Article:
|Ericka Senegar-Mitchell, a teacher at Serra High School (first from the left in the first row), Envision volunteers and students who are members of the Ladies of Science in the City club that Senegar-Mitchell directs.|
San Diego, Calif., Jan. 24, 2012 -- They built their own robots. They learned about augmented reality and cardiovascular engineering, among many other things. They got to play a real-life version of the popular game “Angry Birds.”
More than 100 girls from 33 middle and high schools around San Diego County and as far as Southwest Riverside County and Imperial County, took part in Envision, a student outreach event organized every year by the chapter of the Society of Women Engineers at the Jacobs school of Engineering at UC San Diego. The event took place Jan. 21.
Aimed at introducing young women to the myriad opportunities in engineering and computer science, the event boasts of a cohesive blend of laboratory tours, design projects, computer programming, guest lectures and mentorship by current UC San Diego engineering and computer science undergraduates. All this with a fun spirit, of course.
“Envision is just what is needed to distinguish between the perception and reality of women in science,” said Ericka Senegar-Mitchell, a science teacher at Serra High School, who was named one of the San Diego County teachers of the year in 2011. She also emphasized that Envision makes girls realize that “potential is not lost due to gender.”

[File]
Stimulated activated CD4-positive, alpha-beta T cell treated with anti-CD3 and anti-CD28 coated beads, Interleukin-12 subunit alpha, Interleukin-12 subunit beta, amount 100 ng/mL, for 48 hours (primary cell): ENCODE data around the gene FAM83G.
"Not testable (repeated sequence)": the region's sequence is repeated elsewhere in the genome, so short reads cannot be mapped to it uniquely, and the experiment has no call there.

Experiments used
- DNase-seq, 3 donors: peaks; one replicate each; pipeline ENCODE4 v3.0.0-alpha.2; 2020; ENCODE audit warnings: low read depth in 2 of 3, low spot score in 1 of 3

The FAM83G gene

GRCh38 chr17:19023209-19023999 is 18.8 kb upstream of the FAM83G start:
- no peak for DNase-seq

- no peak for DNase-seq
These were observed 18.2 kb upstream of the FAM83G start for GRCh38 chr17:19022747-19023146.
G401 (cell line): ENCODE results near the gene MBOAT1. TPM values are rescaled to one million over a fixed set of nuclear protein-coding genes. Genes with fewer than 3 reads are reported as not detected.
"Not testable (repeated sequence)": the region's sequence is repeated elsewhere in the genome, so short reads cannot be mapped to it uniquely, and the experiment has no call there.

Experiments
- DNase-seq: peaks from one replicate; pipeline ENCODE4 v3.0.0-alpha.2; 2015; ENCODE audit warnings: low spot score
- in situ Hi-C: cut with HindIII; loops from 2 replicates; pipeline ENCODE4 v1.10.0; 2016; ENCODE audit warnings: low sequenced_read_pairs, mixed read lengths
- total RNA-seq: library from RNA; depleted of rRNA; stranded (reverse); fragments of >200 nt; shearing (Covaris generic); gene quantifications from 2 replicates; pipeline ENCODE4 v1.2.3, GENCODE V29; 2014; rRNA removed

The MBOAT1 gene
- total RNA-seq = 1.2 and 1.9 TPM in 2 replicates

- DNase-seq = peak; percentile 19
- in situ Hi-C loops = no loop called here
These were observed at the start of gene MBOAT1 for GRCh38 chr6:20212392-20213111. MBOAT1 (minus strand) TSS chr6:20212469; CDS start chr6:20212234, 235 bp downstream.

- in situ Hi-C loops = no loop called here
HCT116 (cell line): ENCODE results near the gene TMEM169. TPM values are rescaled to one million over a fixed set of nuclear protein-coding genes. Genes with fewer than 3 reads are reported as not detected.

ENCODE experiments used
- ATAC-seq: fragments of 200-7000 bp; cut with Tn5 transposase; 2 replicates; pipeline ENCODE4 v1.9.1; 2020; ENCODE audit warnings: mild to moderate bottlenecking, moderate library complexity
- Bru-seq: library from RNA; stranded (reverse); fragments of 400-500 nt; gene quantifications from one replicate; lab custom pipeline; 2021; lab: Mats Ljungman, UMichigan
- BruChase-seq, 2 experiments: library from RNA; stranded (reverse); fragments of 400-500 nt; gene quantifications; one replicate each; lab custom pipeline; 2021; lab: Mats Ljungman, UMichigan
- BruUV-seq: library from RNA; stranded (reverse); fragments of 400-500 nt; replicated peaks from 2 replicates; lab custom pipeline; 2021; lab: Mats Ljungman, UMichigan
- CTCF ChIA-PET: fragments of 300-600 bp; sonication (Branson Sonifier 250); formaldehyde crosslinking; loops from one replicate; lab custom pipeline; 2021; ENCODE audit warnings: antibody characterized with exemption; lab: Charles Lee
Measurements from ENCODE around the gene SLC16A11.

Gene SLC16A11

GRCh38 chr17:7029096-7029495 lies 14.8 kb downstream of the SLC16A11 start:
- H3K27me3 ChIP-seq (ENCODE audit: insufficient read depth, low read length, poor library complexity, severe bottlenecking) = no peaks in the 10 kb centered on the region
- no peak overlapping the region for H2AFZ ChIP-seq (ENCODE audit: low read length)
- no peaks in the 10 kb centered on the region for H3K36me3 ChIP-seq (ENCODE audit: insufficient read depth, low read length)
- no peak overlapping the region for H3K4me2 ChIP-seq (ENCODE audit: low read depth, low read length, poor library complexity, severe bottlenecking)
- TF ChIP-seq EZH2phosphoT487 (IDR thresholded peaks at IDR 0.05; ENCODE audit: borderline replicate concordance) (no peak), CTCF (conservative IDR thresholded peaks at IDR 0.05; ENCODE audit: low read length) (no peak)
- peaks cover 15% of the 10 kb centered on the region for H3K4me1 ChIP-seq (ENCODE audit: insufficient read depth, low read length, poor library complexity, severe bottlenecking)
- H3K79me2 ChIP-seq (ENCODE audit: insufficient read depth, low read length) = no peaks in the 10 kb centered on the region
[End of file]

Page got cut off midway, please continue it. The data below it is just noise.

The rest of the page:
Senegar-Mitchell was there with students from the outreach program she directs, “Ladies of Science in the City.” Incidentally, she is a nominee for the Presidential Awards for Excellence in Mathematics and Science Teaching, which will be named next year by the White House.
Although the rain played spoilsport, the event attracted more than 100 participants, banking on the reputation it has built over the past two years. Revathy Sampath-Kumar, a third-year bioengineering student and the current president of SWE, said she was happy with the numbers and was glad to see a lot of returning students coming with their friends and siblings. One of the greater motivations for Sampath-Kumar to join SWE was to build a good community of friends with similar interests. And she said she believes Envision helps school girls do this too.
|A student shows off the robot she built during Envision 2012, an outreach even organized by the Society of Women Engineers.|
By the end of the event, girls could be seen networking and already making plans to be back next year. The excitement hadn’t ebbed all day. Marissa Hepler, from Cathedral Catholic High School, was one of the first to complete the robot activity in her group. She said she believes Envision has made her more confident about her decision to study engineering. The ninth-grader, who looks up to her mother, a systems engineer, explained that Envision exposed her to numerous applications of engineering she was previously unaware of.
On the other side of the spectrum, an 11th-grader from Scripps Ranch High School, Sarah Douglas, has it all figured out. She excitingly drew a mental map during an interview: ‘Finish high school--study environmental engineering at university--get graduate degree in law--become an environmental law attorney.’ For her, Envision was about having fun with friends and getting to know all the ‘cool stuff’ happening at UC San Diego.